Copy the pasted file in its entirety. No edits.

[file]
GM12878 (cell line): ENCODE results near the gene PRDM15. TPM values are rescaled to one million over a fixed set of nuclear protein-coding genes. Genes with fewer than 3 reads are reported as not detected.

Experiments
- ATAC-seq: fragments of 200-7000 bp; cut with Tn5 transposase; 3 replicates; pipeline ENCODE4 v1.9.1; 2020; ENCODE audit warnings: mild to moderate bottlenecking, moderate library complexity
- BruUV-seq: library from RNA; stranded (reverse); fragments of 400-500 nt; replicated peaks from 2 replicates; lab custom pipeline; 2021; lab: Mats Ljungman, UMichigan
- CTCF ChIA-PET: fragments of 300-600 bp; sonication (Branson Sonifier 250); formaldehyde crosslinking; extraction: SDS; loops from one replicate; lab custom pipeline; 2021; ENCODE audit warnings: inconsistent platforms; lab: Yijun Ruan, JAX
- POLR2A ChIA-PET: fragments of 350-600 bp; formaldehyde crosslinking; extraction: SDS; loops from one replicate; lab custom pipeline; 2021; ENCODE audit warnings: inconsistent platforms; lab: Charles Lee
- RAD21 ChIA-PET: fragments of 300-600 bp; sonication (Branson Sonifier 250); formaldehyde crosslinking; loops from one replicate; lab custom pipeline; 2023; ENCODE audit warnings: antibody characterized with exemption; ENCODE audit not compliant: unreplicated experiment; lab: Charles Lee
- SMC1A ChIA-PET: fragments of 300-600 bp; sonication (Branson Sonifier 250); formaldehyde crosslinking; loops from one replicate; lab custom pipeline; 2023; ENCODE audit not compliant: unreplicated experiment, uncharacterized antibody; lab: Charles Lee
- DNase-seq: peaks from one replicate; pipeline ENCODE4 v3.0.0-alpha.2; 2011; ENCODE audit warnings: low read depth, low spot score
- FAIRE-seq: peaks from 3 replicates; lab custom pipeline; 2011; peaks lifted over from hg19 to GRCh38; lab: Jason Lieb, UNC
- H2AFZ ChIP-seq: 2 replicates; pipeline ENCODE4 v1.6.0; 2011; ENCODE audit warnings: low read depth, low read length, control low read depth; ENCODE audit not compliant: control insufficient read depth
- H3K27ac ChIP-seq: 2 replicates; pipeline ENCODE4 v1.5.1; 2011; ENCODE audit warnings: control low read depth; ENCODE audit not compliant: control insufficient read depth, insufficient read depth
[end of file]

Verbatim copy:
GM12878 (cell line): ENCODE results near the gene PRDM15. TPM values are rescaled to one million over a fixed set of nuclear protein-coding genes. Genes with fewer than 3 reads are reported as not detected.

Experiments
- ATAC-seq: fragments of 200-7000 bp; cut with Tn5 transposase; 3 replicates; pipeline ENCODE4 v1.9.1; 2020; ENCODE audit warnings: mild to moderate bottlenecking, moderate library complexity
- BruUV-seq: library from RNA; stranded (reverse); fragments of 400-500 nt; replicated peaks from 2 replicates; lab custom pipeline; 2021; lab: Mats Ljungman, UMichigan
- CTCF ChIA-PET: fragments of 300-600 bp; sonication (Branson Sonifier 250); formaldehyde crosslinking; extraction: SDS; loops from one replicate; lab custom pipeline; 2021; ENCODE audit warnings: inconsistent platforms; lab: Yijun Ruan, JAX
- POLR2A ChIA-PET: fragments of 350-600 bp; formaldehyde crosslinking; extraction: SDS; loops from one replicate; lab custom pipeline; 2021; ENCODE audit warnings: inconsistent platforms; lab: Charles Lee
- RAD21 ChIA-PET: fragments of 300-600 bp; sonication (Branson Sonifier 250); formaldehyde crosslinking; loops from one replicate; lab custom pipeline; 2023; ENCODE audit warnings: antibody characterized with exemption; ENCODE audit not compliant: unreplicated experiment; lab: Charles Lee
- SMC1A ChIA-PET: fragments of 300-600 bp; sonication (Branson Sonifier 250); formaldehyde crosslinking; loops from one replicate; lab custom pipeline; 2023; ENCODE audit not compliant: unreplicated experiment, uncharacterized antibody; lab: Charles Lee
- DNase-seq: peaks from one replicate; pipeline ENCODE4 v3.0.0-alpha.2; 2011; ENCODE audit warnings: low read depth, low spot score
- FAIRE-seq: peaks from 3 replicates; lab custom pipeline; 2011; peaks lifted over from hg19 to GRCh38; lab: Jason Lieb, UNC
- H2AFZ ChIP-seq: 2 replicates; pipeline ENCODE4 v1.6.0; 2011; ENCODE audit warnings: low read depth, low read length, control low read depth; ENCODE audit not compliant: control insufficient read depth
- H3K27ac ChIP-seq: 2 replicates; pipeline ENCODE4 v1.5.1; 2011; ENCODE audit warnings: control low read depth; ENCODE audit not compliant: control insufficient read depth, insufficient read depth